DENVER — The question that followed Nolan Arenado as he left the comforts of Coors Field for contending at Busch Stadium was whether his mile-high production would travel anywhere.
What he’s discovered over time is if he can hit in St. Louis, that plays everywhere.
“I think experience and playing in a big ballpark — little things that I’ve had to learn about myself on how to grow up,” Arenado said Tuesday before his second series as a Cardinal back at his first big-league home. “What works here doesn’t work in St. Louis because the ball doesn’t fly like it does in Colorado. So I’ve really had to get a moment to myself and find a way to get better.”
The result, he said, is maybe the best baseball he’s ever played.
A perennial MVP candidate during his peak years in Colorado, Arenado has returned to that conversation this summer. Arenado won the National League’s player of the week award after going 10 for 21 (.476) with a 1.000 slugging percentage this past week as the Cardinals swept a six-game home stand. It was Arenado’s second player of the week award this season, and it continued a surge out of the All-Star break. Arenado bowed out of the All-Star Game at Dodger Stadium, suggesting he would benefit from resting and tending to a sore back.
People are also reading…
In his first dozen games since, he’s hit .356 with four homers, nine RBIs, a .733 slugging percentage, a 1.176 OPS, and more extra-base hits (nine) than strikeouts (seven).
But, he stressed, it will take more to be MVP.
“That’s Goldy’s award,” Arenado said of teammate Paul Goldschmidt, who leads the league in average, on-base percentage, slugging, and OPS. “I would have to go on a serious run to get that award from him. ... I’ve played with some good players, but Goldy, to me, is the best player I’ve ever played with. I think he’s way better than me. So I’m always trying to find ways ... to get better with him.”
And that starts at homefield.
Before the start of Tuesday’s late game, Arenado sat in the visitors’ dugout for a gathering of Denver media Tuesday and talked about his return to Coors.
He mentioned the traffic and the tunnel to the clubhouses and said the memories still flutter like butterflies as he sees former teammates or spies a familiar corner, especially the memories from winning seasons and playoff runs. Asked if the Cardinals’ winning streak and leading the division was what he envisioned when he sought a trade, Arenado nodded and added a phrase he’s said often: “It will be the first time ever I’ve been a part of a team that won a division.”
Both Goldschmidt and Arenado spoke Tuesday about how they “help each other get better,” as Goldschmidt said. They talk hitting and approach, they talk how an opponent’s sinker moves and how their mechanics are staying together. Arenado and Goldschmidt both have studied Albert Pujols in person this season and borrowed some. Arenado started during the same drills off the pitching machine as Pujols.
The most significant statistical change for both has happened at Busch Stadium, a pitcher-friendly ballpark that has stifled right-handed hitters and vexed even the stoutest of sluggers, as Yankees outfielder Aaron Judge experienced this past weekend.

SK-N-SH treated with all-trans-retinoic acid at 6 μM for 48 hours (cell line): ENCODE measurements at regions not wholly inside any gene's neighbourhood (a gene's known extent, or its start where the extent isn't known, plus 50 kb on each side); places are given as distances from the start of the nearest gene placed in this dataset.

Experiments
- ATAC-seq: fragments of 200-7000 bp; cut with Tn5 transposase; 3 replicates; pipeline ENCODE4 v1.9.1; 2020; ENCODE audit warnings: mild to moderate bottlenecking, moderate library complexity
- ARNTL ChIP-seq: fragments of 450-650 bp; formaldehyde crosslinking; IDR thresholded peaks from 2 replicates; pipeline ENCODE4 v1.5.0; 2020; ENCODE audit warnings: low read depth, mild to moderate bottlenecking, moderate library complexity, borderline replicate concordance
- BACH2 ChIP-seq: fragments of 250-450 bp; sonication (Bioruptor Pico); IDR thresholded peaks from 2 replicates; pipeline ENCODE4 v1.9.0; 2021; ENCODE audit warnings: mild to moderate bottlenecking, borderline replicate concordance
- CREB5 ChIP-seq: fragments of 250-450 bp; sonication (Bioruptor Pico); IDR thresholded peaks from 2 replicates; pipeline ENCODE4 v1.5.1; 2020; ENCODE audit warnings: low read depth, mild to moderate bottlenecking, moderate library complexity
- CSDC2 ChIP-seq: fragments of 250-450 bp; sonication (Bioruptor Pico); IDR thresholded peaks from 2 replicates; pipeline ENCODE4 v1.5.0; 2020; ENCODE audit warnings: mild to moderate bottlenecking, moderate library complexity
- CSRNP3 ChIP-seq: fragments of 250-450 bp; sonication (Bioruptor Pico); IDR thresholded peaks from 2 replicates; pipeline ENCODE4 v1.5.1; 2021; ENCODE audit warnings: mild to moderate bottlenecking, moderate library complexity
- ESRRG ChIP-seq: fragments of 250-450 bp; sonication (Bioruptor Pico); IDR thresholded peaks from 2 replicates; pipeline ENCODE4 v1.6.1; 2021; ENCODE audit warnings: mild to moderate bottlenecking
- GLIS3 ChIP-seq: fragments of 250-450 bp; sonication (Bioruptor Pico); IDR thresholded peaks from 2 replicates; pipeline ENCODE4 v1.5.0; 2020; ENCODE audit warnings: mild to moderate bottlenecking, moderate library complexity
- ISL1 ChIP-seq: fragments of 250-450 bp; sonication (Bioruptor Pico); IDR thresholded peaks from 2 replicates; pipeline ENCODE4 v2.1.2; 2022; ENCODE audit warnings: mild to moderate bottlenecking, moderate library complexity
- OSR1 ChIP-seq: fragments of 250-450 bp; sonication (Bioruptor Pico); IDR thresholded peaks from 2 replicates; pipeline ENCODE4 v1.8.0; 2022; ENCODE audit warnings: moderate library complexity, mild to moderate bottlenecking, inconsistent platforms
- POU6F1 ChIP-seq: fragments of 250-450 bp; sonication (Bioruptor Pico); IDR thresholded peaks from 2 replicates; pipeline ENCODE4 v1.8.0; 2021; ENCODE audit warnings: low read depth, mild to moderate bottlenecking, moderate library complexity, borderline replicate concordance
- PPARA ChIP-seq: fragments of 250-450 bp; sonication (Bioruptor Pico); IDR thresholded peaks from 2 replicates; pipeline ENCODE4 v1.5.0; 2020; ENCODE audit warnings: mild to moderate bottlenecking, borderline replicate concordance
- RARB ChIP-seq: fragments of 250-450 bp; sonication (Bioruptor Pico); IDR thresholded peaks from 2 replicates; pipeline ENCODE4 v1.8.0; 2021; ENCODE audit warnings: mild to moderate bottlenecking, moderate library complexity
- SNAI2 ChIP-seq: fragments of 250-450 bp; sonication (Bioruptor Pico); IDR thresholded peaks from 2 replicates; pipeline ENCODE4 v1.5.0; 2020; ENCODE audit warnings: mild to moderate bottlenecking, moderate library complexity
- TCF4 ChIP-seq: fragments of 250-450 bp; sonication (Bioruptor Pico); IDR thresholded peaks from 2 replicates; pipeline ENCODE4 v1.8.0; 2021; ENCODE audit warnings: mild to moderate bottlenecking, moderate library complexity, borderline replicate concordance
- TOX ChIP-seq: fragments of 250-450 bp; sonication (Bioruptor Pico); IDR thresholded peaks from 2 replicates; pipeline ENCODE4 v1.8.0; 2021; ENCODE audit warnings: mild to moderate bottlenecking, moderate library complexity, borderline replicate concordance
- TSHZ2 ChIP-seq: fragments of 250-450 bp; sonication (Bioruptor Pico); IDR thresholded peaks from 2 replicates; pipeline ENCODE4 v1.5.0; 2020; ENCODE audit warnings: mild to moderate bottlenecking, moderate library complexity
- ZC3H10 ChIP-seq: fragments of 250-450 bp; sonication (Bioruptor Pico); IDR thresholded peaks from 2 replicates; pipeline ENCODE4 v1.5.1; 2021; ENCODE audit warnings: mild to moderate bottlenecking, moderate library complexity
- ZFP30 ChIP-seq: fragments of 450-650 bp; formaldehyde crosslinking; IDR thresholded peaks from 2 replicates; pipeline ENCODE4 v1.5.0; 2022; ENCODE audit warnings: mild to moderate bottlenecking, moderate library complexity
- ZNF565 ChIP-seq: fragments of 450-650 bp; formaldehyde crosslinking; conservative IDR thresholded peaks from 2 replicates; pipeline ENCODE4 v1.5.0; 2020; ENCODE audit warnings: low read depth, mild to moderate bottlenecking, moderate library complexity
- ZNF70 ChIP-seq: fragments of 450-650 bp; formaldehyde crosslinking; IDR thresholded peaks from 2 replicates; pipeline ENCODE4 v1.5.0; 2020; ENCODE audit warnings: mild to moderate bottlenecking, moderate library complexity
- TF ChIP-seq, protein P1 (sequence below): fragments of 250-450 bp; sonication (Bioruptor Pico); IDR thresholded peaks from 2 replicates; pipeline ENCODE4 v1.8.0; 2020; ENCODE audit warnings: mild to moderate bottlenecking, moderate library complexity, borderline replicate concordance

“There’s a real mental adjustment to be made,” manager Oliver Marmol said. “We saw it in the Yankees series. I mean, a lot of those balls are homers if we’re at Yankee Stadium. And they touched first base and they kind of look over like, ‘What the heck? Why are we not jogging around the bases right now? That takes some adjusting. There’s no way to measure the psychological part of a hit or two finding a hole and what that does to the confidence and momentum and then you build off of that. And you keep rolling.
“But when you hit some balls hard an they’re caught at the track, you start making adjustments that aren’t needed simply,” Marmol continued. “The ballpark is eating you alive.”
Arenado experienced that in his first season with the Cardinals, his first outside of Coors Field after the blockbuster trade in February 2021. The nine-time Gold Glove winner finished with 34 homers and 105 RBIs in 2021 but left the season frustrated by a .255 average and a .312 on-base percentage. The anchor on those numbers were his .228 average at Busch.
He conceded to searching for those adjustments Marmol mentioned.
“I hate to say it, but it was almost a blessing in disguise that I didn’t play as good as I wanted to because it just showed me I had to get back to the drawing board in a sense,” Arenado said. “Figuring out how I can be better and what I needed to do. I feel like I’ve done better this year. I made that transition. I found a way. What worked in Colorado won’t in St. Louis.”
This summer, Arenado’s OPS on the road is .895, not too different from his road OPS of .885 a year ago. Goldschmidt had a .909 OPS on the road last season, and it’s .903 this season. They’ve elevated their production at Busch. Goldschmidt slugged .500 there in 2021, and that’s up to .704 this season, launching his home OPS from .848 a year ago to 1.156. Arenado had a .435 slugging percentage in St. Louis last year and a .722 OPS. This year? He’s slugging .568 for a .974 OPS at home.
His career OPS at Coors is .982.
Hits make a home.
“St. Louis is probably the best pitchers ballpark in the game, and to be able to play well there is a good sign,” Arenado said. “I think I definitely wanted to prove people wrong (about the Coors effect). There’s a sense of pride, I guess, when you want to prove people wrong. Obviously, I didn’t have the year I expected to. I still drove in 100, still hit 30. Those are still important things. We made the playoffs. It used to bother me a lot. I just got over it. I know who I am as a player.”
What the Cardinals did not do at baseball’s trade deadline was most impressive.
Rockies get 10 runs on 14 hits off Cardinals starting pitcher Miles Mikolas. Former Cardinal Randal Grichuk sets career high with five hits.